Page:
Growing Your Plant Family

Are you a plant parent, beaming with pride over how well you’ve nurtured and cared for your babies? Well, it might be time to become a plant GRANDparent! We’ll teach you how to take a cutting from your existing plant and create a whole new plant of your own.

Growing a new plant is done by a process called propagation. This can be done a few ways, including using cuttings, seeds, roots, and some other plant parts. Today we're sharing how we take CUTTINGS from plants in our shop and propagate them. Some of our favorites propagate so easily that once they're placed in plain tap water, they start growing roots within a week!

Here are the little guys with whom we've had the best success:

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     Check out those roots! One of the best things about propagation is that unlike plants in soil, you get to watch the root system grow.

    So how do we do it? It's so easy!

     

    1. Use clippers or a sharp knife to cut a stem at least 4-5 inches long. Cut at an angle for optimal growth.  
    Wildflora Los Angeles florist Ventura Blvd Studio City California plant green foliage blog DIY cutting pothos philodendron propagate angle

    2. Stick the cutting in room temperature water (from the tap is perfect!) Make sure no leaves are submerged in water.
    Wildflora Los Angeles florist Ventura Blvd Studio City California plant green foliage blog DIY cutting pothos philodendron propagate angle glass vase vessel roots

      3. Keep the cutting out of bright, direct sunlight and watch it grow! To maintain your new baby, simply make sure there is enough water in the vessel. Depending on the plant and the proximity to the sun, the cutting may slurp up water quickly. (If you wish, you can stop at this step, using the cutting as a cool accent piece in your home.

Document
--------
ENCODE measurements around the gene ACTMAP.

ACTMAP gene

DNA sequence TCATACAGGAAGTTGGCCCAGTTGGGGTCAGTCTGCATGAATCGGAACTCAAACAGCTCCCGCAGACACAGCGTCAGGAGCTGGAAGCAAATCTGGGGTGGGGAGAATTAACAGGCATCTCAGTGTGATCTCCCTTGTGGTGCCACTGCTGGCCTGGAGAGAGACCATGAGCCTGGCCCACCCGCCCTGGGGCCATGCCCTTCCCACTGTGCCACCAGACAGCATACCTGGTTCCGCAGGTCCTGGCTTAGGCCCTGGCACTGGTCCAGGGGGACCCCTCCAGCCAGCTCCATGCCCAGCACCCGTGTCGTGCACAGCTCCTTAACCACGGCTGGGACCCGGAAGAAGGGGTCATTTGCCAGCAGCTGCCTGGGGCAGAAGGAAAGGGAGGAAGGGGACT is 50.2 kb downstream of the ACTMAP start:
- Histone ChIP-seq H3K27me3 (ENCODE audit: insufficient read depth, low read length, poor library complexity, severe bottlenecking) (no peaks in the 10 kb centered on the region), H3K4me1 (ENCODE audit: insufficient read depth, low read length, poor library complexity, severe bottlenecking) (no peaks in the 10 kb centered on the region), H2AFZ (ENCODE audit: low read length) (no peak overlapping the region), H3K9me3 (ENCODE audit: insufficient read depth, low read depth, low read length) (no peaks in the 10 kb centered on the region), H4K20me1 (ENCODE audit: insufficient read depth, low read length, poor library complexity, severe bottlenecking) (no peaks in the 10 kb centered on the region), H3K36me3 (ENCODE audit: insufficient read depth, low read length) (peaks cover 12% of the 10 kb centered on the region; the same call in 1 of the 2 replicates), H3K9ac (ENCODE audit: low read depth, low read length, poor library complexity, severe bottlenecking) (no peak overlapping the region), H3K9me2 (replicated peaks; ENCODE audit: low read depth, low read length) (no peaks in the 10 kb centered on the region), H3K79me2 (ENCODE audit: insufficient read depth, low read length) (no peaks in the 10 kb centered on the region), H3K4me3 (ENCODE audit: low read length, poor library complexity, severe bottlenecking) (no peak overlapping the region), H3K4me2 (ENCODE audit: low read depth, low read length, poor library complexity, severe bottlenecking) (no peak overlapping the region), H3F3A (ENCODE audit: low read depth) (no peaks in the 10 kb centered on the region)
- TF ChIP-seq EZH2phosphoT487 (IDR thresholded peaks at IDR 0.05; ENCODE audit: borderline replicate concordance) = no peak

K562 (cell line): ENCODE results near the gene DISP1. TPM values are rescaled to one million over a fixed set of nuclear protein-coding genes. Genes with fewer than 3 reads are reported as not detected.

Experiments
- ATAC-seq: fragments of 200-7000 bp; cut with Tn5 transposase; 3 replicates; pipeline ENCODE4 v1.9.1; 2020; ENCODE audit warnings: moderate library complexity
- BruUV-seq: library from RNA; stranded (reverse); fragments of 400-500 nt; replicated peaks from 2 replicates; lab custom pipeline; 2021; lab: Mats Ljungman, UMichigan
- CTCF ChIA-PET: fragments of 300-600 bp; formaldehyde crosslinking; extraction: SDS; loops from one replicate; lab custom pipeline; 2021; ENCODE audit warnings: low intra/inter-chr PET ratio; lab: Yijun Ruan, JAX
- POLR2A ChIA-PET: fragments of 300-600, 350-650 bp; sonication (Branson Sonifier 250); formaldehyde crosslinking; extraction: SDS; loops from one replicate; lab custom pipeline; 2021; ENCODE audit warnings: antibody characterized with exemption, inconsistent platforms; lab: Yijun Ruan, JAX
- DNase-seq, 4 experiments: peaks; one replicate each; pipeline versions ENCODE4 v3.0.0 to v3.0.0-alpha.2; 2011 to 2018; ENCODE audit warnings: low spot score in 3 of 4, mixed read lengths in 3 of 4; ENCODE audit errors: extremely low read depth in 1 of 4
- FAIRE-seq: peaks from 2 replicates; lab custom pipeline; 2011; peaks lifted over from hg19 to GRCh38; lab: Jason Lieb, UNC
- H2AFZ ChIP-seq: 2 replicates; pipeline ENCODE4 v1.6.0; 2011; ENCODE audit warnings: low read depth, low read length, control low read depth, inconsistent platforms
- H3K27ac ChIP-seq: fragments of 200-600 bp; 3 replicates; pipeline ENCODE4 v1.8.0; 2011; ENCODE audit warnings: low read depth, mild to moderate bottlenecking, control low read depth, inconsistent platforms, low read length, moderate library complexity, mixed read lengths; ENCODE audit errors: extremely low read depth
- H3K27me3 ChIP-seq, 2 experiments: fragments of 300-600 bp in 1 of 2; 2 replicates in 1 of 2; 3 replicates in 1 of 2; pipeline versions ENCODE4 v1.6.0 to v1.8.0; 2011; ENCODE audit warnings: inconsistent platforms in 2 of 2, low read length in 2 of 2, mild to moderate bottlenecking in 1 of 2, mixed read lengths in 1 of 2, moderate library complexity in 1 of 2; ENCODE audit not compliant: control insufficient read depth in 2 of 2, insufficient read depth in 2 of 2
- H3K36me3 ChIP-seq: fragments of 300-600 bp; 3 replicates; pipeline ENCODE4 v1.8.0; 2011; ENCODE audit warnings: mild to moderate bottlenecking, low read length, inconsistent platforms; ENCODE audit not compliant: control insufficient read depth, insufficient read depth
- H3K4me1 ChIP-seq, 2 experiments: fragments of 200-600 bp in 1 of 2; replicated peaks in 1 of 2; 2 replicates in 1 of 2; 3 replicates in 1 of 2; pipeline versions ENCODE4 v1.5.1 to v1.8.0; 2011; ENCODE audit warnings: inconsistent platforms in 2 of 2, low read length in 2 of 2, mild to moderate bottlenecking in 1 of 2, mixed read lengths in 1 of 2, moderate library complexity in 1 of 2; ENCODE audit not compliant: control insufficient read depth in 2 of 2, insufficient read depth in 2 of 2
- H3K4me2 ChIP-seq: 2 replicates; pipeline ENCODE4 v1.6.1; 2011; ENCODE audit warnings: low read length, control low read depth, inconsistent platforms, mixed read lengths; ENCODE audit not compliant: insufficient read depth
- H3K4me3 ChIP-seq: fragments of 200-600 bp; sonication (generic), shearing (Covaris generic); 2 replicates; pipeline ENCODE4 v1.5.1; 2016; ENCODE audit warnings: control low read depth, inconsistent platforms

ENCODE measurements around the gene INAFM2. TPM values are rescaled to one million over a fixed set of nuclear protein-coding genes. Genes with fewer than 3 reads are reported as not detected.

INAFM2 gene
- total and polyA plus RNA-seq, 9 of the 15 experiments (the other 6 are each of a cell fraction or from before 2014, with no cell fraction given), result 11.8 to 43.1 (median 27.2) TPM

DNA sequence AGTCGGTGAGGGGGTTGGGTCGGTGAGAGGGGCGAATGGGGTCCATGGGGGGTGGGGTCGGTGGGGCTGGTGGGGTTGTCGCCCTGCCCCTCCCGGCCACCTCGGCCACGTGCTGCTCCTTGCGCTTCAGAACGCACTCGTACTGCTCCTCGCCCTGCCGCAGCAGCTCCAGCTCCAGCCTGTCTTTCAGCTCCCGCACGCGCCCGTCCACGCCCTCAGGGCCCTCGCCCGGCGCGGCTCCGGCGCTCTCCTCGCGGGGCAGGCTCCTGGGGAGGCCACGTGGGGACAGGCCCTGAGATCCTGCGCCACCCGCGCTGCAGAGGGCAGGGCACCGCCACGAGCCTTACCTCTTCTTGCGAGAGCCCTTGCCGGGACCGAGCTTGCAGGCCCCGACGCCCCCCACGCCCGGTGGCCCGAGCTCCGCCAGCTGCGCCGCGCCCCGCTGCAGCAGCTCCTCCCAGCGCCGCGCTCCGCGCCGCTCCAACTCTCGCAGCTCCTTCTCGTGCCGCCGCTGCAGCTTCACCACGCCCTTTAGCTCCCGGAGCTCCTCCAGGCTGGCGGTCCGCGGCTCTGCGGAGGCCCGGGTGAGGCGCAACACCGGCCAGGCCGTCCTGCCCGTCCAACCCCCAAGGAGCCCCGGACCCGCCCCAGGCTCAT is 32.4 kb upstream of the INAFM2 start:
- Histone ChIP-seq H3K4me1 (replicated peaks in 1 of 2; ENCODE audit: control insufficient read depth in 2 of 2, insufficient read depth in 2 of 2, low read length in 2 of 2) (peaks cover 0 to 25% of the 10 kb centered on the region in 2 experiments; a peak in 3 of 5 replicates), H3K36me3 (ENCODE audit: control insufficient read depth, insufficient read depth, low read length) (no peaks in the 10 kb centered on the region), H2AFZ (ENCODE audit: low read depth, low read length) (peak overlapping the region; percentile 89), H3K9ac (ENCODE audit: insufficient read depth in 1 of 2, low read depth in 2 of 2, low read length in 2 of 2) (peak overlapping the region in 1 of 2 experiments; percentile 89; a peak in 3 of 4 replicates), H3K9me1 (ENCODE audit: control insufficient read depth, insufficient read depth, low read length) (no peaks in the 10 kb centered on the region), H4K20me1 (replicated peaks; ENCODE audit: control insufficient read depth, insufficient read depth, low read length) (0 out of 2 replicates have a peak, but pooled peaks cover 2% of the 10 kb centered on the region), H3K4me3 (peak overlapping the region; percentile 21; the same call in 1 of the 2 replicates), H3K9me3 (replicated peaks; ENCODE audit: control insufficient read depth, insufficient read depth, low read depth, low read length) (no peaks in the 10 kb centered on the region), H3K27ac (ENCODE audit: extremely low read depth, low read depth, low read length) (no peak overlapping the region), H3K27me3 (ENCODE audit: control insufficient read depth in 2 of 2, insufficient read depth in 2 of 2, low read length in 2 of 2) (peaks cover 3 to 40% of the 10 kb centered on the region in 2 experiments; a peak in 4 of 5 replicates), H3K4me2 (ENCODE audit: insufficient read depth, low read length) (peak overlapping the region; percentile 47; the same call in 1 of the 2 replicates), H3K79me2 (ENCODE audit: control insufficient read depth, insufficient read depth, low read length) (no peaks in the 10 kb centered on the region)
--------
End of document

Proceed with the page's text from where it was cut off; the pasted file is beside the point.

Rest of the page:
Wildflora Los Angeles florist Ventura Blvd Studio City California plant green foliage blog DIY cutting pothos philodendron propagate angle glass vase vessel roots hanging garden string branch

       

      4. After the root system has grown to fill the vessel, simply remove the entire cutting and pot it into soil. It will probably be slow growing since the roots are getting used to pushing through soil again, so do not be discouraged if the little guy takes a while to get to be as big as the mother plant. Just sit back, relax, and enjoy the new life you’ve created.
      Wildflora Los Angeles florist Ventura Blvd Studio City California plant green foliage blog DIY cutting pothos philodendron propagate planting soil square concrete planter

         

        Though we haven't tried all of them, here's a solid starter list for plants you can propagate from cuttings:

        • African violet
        • Begonia
        • Coleus
        • Creeping Fig
        • English Ivy
        • Grape Ivy
        • Philodendron
        • Pothos
        • Purple Heart
        • Swedish Ivy
        • Ti Plant

         

        Article By: Chloe Bradburn


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